I remember the first time I heard Gov. Howard Dean speak, more than a year ago. Dean sharply criticized the move toward war in Iraq and wondered out loud why the other Democrats were not willing to challenge the Bush administration. At the time, the faith community had been active in opposition to the war, but while protests erupted around the world, our leaders in Washington remained painfully silent. Dean broke through that silence with what to me was a prophetic voice in a time that desperately needed politicians to be truth-tellers.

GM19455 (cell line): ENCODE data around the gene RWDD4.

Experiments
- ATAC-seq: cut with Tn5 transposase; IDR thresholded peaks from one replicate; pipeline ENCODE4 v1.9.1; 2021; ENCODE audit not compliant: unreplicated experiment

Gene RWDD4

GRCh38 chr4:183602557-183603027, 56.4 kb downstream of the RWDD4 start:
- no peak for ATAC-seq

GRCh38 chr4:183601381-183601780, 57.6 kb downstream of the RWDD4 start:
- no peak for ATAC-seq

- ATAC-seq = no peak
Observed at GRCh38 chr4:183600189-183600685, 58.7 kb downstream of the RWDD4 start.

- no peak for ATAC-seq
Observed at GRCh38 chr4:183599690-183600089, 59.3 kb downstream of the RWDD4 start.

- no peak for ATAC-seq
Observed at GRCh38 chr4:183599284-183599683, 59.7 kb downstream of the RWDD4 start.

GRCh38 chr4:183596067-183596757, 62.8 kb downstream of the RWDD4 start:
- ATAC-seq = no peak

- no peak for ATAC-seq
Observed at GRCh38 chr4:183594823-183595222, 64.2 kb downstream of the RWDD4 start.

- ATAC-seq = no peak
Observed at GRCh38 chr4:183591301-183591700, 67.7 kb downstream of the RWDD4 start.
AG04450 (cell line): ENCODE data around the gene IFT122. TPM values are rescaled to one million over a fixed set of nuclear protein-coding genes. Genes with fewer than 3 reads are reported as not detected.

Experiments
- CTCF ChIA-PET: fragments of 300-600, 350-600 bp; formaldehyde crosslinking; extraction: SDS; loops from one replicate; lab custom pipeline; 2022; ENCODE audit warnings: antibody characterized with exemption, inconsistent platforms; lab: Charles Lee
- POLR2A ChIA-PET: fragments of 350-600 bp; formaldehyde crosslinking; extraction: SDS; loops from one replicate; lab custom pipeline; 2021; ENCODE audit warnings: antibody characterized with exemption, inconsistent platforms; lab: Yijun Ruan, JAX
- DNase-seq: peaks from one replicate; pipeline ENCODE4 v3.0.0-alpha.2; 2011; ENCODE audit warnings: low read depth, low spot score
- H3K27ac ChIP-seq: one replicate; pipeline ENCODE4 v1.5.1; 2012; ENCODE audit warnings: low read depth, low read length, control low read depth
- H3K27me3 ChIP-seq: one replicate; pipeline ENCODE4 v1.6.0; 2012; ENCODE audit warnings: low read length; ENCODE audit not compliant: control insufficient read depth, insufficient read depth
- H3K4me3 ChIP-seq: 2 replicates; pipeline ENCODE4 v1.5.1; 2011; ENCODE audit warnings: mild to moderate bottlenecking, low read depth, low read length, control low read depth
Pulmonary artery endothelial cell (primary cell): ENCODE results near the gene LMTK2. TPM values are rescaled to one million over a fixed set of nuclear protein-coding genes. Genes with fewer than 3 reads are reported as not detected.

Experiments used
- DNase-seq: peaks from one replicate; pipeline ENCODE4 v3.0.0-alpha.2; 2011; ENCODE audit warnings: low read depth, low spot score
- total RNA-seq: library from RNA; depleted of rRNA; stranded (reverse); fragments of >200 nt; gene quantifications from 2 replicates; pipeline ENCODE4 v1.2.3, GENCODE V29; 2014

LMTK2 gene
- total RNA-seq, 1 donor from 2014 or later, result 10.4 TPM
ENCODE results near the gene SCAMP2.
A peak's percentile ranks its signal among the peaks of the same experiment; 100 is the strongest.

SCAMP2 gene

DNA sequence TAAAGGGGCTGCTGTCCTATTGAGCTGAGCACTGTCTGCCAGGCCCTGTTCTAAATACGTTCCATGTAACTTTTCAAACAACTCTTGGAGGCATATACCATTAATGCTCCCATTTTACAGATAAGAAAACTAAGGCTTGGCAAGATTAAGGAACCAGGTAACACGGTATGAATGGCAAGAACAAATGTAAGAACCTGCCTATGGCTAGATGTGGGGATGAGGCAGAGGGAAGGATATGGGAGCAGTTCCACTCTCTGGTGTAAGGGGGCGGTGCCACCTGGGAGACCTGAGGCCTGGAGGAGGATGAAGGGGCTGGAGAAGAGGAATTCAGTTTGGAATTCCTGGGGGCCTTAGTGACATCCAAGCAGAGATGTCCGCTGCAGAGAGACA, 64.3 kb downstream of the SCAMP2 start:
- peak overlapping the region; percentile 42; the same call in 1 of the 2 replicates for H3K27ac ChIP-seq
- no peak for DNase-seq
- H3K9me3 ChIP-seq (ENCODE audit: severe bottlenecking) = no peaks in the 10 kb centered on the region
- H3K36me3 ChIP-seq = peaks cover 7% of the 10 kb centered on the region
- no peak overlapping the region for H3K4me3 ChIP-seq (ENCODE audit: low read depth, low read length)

I was so inspired to see a candidate who was willing to stand up for the things I believed in that I decided to leave my job to work on the Dean campaign. As a Christian, I passionately wanted to galvanize the faith community around the candidate that had captured my heart and imagination. I headed to Iowa, where I managed to convince the Dean campaign to hire me to do outreach to religious communities. I was quickly dubbed the "church lady" as I tried to convince senior staff that, although many people of faith supported Deans positions, his secular image would hurt him in the election.